Kant points to two forms of self-consciousness: the inner sense (empirical apperception) grounded in a sensory form of self-awareness and transcendental apperception. The aim of this paper is to show that a sophisticated notion of basic self-consciousness, which contains a pre-reflective self-consciousness as its first level, is provided by the notion of transcendental apperception. The necessity for a pre-reflective self-consciousness has been pointed out in phenomenological literature. According to this account, every self-ascription of any property implies a more fundamental form of self-consciousness, i.e., a kind of immediate familiarity with oneself. This pre-reflective self-consciousness is a non-relational and non-identificational form of self-consciousness and concerns an immediate acquaintance of the subject with itself. In the specific terms of transcendentalism every thought contains an implicit reference to a first-personal “givenness” or a sense of “mineness” that articulates a non-relational and non-identificational form of a pre-reflective model of self-consciousness.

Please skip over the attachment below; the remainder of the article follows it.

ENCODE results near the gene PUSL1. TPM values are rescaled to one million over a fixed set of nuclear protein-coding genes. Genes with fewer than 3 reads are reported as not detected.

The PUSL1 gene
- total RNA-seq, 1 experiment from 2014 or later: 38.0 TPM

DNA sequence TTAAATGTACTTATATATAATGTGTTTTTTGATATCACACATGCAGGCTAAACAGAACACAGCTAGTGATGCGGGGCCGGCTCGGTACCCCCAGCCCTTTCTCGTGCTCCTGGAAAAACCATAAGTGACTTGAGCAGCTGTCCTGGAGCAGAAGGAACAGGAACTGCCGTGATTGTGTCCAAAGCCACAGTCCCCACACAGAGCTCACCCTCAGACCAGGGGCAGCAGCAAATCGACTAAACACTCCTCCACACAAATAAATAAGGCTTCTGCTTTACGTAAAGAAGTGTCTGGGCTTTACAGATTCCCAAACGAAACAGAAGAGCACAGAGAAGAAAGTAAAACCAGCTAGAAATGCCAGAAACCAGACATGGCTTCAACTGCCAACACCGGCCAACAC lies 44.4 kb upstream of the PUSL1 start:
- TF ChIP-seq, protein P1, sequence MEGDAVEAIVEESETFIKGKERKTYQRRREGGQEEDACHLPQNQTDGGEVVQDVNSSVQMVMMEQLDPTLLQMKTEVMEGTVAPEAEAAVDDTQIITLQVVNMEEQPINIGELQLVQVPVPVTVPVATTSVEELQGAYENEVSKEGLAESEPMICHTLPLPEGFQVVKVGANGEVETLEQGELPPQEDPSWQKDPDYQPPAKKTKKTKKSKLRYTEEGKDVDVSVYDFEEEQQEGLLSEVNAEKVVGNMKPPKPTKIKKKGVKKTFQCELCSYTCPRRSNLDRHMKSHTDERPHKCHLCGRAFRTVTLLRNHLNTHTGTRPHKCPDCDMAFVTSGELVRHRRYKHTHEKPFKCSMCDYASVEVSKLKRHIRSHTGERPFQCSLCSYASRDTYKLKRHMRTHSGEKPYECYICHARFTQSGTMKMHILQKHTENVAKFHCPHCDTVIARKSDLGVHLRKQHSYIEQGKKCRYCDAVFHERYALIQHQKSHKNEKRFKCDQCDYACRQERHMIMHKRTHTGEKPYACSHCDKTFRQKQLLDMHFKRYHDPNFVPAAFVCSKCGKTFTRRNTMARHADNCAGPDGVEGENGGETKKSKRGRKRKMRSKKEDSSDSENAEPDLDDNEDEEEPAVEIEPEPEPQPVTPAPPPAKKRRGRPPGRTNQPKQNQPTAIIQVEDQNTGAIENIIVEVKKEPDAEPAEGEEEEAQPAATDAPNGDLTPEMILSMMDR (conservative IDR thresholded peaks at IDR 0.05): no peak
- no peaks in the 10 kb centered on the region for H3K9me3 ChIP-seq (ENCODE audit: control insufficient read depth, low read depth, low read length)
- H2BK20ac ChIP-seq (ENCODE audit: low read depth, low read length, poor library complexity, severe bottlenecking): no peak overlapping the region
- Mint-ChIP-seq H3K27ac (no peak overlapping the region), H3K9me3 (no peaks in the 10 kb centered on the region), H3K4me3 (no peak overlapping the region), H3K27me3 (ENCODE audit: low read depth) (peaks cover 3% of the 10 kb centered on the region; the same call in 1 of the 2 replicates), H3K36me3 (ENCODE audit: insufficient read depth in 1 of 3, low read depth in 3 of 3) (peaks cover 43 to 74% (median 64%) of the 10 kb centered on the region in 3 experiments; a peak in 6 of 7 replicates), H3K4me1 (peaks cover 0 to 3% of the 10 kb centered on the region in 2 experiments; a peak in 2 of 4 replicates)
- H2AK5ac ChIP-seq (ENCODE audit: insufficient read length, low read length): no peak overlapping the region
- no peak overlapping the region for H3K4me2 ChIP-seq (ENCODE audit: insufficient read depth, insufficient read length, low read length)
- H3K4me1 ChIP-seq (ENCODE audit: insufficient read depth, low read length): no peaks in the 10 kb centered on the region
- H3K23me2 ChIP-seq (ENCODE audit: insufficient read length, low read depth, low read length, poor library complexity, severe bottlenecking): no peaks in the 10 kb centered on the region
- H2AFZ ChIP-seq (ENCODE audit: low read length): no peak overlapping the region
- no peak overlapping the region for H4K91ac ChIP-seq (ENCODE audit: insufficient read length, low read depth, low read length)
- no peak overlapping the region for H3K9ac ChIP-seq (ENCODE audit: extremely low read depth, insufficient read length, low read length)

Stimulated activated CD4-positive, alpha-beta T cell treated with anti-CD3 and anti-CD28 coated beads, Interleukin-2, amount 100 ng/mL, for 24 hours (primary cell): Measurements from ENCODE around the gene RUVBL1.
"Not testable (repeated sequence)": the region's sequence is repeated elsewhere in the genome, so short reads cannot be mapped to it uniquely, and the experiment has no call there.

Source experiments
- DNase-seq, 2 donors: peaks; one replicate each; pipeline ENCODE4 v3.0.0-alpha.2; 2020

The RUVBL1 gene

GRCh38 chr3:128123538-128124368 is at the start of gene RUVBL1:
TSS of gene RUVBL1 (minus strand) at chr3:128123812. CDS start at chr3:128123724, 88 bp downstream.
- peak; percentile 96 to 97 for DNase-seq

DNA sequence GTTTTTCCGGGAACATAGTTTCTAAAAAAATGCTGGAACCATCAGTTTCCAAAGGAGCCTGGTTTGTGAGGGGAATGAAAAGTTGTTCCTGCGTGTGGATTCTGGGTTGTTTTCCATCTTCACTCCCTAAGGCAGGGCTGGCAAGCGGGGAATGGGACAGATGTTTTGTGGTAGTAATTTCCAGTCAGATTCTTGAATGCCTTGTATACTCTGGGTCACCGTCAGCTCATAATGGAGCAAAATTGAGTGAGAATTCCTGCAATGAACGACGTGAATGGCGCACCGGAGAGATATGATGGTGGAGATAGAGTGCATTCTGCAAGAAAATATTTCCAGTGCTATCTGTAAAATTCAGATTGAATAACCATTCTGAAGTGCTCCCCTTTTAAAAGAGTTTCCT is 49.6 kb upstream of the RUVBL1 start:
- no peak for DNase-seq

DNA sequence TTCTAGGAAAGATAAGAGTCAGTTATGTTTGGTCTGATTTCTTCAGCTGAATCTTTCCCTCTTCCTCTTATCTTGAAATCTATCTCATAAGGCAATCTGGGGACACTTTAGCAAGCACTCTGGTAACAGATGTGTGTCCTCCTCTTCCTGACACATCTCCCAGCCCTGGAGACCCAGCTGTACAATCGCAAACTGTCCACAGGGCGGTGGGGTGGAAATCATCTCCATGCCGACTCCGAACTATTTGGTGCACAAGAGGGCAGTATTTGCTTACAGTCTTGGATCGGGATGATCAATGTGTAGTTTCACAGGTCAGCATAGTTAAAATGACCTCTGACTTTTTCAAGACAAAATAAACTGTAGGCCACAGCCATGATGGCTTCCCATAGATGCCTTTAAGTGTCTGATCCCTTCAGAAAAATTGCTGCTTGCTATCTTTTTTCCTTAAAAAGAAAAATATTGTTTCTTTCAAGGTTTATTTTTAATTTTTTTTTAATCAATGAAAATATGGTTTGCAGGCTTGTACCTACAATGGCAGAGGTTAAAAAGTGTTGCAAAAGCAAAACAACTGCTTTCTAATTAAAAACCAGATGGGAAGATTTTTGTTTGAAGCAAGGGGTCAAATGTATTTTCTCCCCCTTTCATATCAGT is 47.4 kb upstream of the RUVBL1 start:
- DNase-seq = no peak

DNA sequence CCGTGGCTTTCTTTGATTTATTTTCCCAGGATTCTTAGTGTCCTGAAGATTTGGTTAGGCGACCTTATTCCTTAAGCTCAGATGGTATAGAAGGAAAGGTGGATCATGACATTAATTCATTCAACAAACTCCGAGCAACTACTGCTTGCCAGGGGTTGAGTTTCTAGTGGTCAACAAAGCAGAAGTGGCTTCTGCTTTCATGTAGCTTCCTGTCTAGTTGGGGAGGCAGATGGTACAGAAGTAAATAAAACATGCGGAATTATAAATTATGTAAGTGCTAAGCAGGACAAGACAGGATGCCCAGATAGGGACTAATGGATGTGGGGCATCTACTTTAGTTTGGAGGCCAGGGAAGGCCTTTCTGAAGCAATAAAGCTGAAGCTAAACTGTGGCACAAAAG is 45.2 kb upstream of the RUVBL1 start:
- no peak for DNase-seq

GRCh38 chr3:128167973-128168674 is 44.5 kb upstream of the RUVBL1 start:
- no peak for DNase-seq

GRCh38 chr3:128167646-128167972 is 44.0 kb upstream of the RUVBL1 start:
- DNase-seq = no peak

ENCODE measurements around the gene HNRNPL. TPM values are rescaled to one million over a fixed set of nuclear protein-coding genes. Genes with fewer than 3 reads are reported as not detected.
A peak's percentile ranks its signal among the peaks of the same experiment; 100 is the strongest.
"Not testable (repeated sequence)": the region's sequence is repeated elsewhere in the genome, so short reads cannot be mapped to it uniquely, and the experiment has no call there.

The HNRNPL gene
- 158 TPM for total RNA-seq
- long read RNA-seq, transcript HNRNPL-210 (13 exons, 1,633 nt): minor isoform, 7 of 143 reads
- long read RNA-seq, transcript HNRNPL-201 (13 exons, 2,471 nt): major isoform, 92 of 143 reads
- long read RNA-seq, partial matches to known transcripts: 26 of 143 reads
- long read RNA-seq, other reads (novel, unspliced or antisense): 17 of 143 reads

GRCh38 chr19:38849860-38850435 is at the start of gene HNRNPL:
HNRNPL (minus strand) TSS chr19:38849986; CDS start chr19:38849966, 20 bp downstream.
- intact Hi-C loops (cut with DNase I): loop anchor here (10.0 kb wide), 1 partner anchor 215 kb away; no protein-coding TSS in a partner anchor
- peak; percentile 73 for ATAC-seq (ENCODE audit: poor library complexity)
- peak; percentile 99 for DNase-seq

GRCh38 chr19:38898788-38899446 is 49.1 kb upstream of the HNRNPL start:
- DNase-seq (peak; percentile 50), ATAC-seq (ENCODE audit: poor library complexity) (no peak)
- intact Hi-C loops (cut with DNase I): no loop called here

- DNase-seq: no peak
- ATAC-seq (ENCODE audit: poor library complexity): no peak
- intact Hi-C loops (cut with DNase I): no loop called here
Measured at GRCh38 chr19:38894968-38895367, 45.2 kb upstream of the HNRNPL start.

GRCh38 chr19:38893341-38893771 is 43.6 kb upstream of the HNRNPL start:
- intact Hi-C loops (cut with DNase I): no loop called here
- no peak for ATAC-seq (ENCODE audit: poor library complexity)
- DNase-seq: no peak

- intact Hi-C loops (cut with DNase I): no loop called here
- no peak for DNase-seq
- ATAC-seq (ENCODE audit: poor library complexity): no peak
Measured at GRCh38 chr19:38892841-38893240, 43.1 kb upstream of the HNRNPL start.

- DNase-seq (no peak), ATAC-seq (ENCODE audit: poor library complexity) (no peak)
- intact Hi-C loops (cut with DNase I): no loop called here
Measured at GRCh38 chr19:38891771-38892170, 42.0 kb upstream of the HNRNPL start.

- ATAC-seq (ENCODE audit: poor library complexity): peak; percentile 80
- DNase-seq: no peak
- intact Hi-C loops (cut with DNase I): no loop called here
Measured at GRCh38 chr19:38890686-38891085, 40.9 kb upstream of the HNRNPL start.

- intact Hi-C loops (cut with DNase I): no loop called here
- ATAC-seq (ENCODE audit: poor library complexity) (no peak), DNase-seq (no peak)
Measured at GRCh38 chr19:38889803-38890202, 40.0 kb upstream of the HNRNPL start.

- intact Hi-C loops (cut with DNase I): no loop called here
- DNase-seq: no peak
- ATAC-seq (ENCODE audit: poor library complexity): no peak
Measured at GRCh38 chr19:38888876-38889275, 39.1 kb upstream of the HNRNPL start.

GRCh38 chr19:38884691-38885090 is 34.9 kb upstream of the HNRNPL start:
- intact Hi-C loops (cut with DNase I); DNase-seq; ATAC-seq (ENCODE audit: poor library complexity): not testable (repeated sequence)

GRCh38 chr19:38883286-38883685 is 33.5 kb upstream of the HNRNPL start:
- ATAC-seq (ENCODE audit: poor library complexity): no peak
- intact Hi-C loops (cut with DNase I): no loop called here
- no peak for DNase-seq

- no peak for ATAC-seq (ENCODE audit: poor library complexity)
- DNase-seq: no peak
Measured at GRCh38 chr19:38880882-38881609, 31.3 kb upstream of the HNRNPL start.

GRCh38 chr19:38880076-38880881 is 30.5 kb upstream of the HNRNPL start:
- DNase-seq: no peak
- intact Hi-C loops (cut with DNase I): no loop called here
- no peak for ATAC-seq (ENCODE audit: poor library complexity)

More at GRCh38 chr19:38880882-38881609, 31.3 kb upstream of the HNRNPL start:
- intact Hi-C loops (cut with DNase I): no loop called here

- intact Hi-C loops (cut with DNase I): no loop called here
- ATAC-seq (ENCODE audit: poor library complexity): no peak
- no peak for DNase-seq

Keywords Catholic Tradition  Contemporary Philosophy  History of Philosophy
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Reprint years 2020
DOI 10.5840/ipq20201120159
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